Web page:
Speaking Your Mind

I saw a post fly past last night by Fandango, the subject was a post he had read on freedom of speech / hate speech. He’d commented on a post and been asked some more questions in return.

I’m not sure how best to describe what I thought, but it all felt a bit skewed, as though questions were not even on the same playing field. That description, in itself, probably sounds daft, so it is probably best that I jump in and provide my own answers to those same questions. Maybe in that way I can at least illustrate what I mean.

What do you consider “hate speech?” When can something be described as inciting violence?

What do I consider…? Hang on. Straight away I’m being asked for my opinion. In the UK, at least, it isn’t an opinion. Our parliament has helpfully described several types of hate crime – discriminating against a person on the basis of their race etc. So, all of our police forces work to that common definition, and happily publish it. Those are the consistent standards.

It is also a sufficiently-accepted definition that it appears in dictionaries, even, for example the Encyclopaedia Britannica or the Cambridge English Dictionary.

Even the USA has a standard definition, which will be used in a court, provided courtesy of the FBI. So, another reasonable answer to the question of what do you consider to be hate speech? would be the same as the FBI.

There’s very little wriggle-room, here – these are pretty standard definitions – Feel free to disagree with it if you like, but it’ll land you in court.

So, the reason I thought that question was skewed is because it is soliciting an opinion, on something which is already defined. It is like saying “what is your opinion of the sky?” It doesn’t make sense.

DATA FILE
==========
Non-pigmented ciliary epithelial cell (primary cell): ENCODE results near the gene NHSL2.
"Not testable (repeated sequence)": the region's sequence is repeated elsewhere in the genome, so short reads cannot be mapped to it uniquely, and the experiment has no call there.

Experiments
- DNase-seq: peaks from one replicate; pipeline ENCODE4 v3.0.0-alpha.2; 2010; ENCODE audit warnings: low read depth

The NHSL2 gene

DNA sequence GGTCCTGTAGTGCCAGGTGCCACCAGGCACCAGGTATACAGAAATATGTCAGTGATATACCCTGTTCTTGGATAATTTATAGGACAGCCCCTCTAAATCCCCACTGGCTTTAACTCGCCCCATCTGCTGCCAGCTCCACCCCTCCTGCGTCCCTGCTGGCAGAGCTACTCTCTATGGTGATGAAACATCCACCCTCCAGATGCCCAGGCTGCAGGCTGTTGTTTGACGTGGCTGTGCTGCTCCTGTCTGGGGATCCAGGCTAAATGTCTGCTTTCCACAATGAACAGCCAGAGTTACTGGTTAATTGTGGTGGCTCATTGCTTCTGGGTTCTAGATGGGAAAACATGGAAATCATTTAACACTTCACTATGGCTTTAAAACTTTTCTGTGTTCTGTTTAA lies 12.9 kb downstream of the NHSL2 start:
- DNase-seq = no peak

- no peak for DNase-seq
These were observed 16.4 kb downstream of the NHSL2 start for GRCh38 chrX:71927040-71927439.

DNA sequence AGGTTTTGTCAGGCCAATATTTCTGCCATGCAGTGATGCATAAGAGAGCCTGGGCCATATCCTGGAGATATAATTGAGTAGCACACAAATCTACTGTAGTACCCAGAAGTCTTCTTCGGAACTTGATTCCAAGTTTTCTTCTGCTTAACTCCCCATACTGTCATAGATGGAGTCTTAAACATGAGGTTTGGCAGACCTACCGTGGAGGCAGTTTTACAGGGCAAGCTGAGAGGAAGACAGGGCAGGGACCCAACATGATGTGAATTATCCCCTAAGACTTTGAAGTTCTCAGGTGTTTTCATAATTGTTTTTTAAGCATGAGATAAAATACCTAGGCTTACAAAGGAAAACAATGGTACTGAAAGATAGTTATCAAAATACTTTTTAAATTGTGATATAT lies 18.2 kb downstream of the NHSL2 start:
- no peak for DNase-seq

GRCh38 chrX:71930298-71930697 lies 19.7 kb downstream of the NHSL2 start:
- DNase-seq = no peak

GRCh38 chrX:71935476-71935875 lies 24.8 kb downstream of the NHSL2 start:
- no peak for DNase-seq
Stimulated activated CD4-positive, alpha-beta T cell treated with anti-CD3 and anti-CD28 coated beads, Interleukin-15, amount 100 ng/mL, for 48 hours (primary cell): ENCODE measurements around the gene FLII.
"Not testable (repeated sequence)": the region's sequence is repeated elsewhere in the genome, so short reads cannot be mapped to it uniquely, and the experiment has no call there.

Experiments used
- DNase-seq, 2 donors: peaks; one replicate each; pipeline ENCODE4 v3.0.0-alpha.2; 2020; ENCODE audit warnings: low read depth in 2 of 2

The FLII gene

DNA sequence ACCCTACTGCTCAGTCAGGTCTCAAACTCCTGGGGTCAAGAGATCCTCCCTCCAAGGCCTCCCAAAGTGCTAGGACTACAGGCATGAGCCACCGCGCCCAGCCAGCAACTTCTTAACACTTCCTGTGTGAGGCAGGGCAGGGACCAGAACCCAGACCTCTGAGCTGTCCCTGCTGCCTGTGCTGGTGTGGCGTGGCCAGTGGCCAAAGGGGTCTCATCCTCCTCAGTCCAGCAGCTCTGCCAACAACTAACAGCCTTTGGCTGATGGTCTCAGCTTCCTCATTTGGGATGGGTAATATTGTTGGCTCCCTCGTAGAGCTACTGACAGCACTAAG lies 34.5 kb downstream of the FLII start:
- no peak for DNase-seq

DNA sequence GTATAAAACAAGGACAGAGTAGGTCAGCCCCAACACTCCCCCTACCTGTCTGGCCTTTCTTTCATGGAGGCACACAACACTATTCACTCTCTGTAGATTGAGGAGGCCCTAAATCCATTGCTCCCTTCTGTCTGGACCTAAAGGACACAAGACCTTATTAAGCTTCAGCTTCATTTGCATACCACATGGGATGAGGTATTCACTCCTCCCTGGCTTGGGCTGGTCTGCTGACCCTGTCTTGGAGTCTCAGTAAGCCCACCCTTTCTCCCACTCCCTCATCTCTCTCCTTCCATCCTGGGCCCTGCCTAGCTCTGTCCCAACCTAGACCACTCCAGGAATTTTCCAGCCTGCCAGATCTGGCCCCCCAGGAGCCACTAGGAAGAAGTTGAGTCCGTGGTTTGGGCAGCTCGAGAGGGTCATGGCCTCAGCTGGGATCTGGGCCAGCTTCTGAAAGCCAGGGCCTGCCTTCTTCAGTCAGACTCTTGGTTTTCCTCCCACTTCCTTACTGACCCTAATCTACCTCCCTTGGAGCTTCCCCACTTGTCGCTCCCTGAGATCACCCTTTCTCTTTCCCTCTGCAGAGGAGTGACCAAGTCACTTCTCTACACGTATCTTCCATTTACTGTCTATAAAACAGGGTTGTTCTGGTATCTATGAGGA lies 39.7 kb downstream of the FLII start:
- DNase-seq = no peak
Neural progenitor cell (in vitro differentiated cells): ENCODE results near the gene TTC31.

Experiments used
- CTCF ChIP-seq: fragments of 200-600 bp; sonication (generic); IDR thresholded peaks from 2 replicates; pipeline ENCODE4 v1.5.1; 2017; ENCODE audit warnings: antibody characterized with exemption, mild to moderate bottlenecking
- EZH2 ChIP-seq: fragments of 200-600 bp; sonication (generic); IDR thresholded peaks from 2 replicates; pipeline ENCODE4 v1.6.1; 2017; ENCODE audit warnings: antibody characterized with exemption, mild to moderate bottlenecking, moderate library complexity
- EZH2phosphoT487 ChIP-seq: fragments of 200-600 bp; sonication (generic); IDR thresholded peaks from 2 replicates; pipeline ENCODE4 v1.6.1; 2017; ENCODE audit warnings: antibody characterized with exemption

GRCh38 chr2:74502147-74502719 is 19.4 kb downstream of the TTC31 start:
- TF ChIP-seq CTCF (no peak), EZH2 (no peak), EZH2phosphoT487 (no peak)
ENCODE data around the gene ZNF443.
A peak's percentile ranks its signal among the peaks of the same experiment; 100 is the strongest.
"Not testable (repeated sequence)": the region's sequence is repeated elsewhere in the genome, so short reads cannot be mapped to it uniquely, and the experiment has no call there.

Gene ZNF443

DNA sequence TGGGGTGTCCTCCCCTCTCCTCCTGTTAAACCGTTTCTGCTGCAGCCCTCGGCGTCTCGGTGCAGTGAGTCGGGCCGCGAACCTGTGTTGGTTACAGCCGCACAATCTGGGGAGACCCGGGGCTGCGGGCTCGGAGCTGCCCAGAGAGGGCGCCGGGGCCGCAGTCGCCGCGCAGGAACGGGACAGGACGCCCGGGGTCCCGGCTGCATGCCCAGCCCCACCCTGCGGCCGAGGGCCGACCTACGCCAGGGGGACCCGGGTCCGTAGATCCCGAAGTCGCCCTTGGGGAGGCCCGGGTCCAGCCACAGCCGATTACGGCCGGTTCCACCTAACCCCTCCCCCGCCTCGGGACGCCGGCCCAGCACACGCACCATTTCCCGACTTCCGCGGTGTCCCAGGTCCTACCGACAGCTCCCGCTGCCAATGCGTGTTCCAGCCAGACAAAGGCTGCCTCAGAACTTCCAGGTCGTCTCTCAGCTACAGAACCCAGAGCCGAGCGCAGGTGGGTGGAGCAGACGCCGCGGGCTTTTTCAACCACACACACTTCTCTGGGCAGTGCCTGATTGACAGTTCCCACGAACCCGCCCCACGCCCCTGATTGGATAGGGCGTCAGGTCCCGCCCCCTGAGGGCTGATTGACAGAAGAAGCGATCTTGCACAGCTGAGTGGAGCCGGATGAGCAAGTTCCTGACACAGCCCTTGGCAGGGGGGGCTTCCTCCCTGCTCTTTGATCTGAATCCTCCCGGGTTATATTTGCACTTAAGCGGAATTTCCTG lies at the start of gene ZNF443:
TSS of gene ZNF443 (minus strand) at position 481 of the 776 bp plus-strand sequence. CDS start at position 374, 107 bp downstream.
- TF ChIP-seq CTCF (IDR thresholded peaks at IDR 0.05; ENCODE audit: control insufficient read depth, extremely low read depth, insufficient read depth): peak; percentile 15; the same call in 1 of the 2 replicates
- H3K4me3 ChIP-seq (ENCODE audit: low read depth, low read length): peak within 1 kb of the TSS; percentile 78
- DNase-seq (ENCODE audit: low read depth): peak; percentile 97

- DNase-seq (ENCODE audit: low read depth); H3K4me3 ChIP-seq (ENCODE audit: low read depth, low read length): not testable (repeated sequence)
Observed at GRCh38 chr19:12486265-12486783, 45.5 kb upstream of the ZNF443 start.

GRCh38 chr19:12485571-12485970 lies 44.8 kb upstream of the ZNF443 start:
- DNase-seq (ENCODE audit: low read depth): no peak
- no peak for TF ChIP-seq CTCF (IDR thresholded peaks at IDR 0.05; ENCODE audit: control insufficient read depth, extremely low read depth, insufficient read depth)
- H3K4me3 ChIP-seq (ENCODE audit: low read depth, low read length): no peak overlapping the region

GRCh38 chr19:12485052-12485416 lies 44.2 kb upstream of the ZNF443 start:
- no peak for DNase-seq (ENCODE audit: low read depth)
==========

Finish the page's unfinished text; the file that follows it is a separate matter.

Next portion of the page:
Do you see the Terms and Conditions as black and white rules, or with a lot of gray area?

They are a contract. Like any other contract, the amount of grey area depends how well-written it is.

That there will be a large variation, because contracts are written to different standards… well, isn’t that par for the course?

Do you yourself block others? Why/why not?

Of course. Because I have Terms of Service, too, although I don’t tend to label them as such. But why would my site be any different to another site which invites user-participation?

Why is it that you limit your social media use to only WP?

I’ll miss this one because I don’t really understand the relevance. Maybe Fandango provoked it by something he said in his comment. But either way, the platform we use is not relevant to our general freedom of speech.

Do you see now why I thought it was skewed? It’s really that “hate speech is an opinion” thing. It isn’t. As a result, possibly a lot of things which appear obvious to me are not so obvious to others?


  1. Agreed on all points, except I think the questions do make sense in the context of the asker trying to defend the position that our former POTUS shouldn’t have been kicked off of Twitter. They come at this defense by saying definitions and rules are fuzzy so therefore it wasn’t fair for him to get banned when others haven’t been yada yada why arrest one bank robber when other thieves have slipped through the net?

    Liked by 1 person

  2. The question about why I limit myself to just WordPress was because in the blogger’s original post she asked: What actions do you take to be able to continue sharing your opinions?

    My answer was: I’m not on Twitter, Facebook, or any other of the typical social media sites. I am on WordPress and I have never felt constrained when it comes to sharing my opinions and perspectives.

    Liked by 1 person

    • seems reasonable.
      For me, it would just be the length of each post. Twitter enforces it but certainly others encourage short posts, WP allows the freedom to explore an issue. Okay, some users abuse this by writing longer posts but presumably their interaction suffers as a result.

      Liked by 1 person

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